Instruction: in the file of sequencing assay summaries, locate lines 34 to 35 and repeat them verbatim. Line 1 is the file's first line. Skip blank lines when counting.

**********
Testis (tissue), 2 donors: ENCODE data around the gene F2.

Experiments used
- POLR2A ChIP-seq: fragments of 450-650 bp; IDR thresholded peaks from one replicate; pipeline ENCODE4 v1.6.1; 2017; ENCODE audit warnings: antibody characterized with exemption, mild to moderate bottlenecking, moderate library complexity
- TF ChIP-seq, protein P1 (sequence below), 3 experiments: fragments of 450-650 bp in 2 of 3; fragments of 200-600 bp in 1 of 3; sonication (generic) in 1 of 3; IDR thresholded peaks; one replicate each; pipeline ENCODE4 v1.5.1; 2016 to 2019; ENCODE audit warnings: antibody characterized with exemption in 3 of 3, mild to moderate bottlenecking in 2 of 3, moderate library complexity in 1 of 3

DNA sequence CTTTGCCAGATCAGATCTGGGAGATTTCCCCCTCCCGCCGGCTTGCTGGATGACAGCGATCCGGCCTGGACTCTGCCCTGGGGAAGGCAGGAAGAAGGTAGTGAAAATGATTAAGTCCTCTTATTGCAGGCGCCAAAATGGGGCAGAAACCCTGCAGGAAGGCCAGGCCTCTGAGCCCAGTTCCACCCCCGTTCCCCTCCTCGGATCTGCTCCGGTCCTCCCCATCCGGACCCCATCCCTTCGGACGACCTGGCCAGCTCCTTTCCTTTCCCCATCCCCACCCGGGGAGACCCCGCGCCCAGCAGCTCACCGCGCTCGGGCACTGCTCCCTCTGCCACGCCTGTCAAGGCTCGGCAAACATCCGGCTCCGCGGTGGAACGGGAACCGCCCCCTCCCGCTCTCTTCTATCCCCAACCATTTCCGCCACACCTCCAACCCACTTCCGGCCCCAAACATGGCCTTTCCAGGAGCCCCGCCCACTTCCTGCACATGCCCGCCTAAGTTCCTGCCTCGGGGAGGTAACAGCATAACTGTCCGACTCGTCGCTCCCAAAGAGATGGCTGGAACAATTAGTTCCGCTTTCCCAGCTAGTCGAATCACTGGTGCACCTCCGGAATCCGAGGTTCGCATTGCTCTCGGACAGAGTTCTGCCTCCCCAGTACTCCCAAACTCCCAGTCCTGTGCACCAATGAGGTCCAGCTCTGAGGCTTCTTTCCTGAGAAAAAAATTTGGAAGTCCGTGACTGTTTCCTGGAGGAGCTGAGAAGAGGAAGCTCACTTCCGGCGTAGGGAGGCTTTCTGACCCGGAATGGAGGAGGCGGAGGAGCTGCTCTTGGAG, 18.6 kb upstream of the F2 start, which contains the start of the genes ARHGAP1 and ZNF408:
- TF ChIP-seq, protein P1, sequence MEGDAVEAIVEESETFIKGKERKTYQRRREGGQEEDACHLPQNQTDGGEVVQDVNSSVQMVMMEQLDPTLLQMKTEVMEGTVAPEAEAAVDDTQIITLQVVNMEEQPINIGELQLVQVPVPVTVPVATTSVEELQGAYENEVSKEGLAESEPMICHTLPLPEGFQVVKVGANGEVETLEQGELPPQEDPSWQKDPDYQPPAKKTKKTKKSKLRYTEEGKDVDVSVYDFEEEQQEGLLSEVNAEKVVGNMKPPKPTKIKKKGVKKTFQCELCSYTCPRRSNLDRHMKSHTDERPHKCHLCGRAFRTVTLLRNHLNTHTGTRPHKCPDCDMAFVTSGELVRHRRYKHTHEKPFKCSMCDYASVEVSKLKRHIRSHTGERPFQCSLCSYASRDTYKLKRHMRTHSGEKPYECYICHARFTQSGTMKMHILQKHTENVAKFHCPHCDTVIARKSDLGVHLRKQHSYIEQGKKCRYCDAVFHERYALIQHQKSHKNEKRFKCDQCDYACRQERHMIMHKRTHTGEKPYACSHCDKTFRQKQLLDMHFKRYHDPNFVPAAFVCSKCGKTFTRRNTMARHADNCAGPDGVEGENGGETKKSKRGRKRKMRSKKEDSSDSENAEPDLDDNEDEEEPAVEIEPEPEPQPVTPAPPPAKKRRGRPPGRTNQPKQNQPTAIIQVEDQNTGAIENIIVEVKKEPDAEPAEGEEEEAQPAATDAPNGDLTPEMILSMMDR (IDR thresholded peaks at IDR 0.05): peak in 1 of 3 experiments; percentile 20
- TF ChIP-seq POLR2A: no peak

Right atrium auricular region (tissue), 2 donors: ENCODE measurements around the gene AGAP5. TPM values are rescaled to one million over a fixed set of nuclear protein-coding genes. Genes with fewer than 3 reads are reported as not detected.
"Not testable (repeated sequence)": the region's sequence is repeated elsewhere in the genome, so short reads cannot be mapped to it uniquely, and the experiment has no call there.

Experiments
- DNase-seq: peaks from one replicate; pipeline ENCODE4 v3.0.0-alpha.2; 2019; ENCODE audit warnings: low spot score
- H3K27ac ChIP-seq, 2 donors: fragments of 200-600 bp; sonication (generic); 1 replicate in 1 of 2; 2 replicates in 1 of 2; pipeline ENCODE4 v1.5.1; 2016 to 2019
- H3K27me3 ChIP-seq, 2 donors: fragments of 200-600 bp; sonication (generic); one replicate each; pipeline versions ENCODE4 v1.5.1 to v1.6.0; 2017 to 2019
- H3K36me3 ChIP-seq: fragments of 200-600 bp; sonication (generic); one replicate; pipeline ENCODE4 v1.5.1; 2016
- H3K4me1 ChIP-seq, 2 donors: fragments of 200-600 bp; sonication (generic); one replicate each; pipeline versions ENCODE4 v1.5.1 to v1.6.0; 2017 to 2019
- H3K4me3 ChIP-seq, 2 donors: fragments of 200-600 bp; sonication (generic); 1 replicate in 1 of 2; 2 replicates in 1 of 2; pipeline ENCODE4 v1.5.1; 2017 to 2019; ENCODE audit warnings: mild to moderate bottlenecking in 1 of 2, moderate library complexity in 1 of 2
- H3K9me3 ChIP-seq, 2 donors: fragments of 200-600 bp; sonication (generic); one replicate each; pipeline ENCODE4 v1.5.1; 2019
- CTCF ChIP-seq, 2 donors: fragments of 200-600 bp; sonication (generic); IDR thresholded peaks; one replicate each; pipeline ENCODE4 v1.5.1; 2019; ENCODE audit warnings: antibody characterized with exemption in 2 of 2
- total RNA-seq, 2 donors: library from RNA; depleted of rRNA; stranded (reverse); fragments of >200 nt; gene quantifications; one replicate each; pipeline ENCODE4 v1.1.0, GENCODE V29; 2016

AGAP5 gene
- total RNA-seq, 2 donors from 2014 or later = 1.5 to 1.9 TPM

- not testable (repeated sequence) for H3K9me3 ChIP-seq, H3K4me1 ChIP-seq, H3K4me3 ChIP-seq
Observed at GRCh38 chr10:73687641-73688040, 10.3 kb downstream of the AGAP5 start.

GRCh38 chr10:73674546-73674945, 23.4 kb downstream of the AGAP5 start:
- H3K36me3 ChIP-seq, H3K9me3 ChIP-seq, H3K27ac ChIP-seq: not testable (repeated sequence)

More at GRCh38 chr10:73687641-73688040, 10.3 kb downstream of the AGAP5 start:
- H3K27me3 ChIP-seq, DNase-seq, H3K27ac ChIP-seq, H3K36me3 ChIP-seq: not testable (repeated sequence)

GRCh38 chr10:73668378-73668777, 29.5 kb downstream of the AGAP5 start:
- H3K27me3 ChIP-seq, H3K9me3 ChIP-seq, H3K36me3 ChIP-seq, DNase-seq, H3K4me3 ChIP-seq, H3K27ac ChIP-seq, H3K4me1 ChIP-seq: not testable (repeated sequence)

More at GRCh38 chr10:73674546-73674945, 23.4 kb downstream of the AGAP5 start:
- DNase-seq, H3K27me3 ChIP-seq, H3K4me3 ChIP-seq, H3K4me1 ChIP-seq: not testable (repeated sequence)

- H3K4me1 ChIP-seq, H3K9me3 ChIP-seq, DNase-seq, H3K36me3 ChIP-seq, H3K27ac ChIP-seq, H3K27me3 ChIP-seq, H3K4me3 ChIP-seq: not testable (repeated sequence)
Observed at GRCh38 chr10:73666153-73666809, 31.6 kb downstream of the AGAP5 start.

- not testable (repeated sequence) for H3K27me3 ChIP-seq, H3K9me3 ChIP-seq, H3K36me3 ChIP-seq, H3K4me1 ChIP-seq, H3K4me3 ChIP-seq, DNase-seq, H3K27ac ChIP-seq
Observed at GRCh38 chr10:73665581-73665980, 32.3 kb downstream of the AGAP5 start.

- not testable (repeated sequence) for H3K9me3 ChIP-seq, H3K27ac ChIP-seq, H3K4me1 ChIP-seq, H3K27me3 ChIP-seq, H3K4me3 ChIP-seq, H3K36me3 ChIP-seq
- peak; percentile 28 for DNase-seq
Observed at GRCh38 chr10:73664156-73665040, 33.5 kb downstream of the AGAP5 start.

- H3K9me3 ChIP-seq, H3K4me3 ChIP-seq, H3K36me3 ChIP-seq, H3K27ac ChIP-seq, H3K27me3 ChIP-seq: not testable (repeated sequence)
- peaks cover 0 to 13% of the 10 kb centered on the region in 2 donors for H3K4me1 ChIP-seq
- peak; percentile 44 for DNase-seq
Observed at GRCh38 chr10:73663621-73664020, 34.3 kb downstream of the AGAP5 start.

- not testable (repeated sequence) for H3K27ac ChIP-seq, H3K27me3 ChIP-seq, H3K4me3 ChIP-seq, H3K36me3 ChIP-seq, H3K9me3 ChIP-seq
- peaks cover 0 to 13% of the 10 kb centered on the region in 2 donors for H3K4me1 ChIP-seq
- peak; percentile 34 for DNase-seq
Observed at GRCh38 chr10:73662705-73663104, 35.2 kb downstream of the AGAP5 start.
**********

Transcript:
- not testable (repeated sequence) for H3K27me3 ChIP-seq, H3K9me3 ChIP-seq, H3K36me3 ChIP-seq, H3K4me1 ChIP-seq, H3K4me3 ChIP-seq, DNase-seq, H3K27ac ChIP-seq
Observed at GRCh38 chr10:73665581-73665980, 32.3 kb downstream of the AGAP5 start.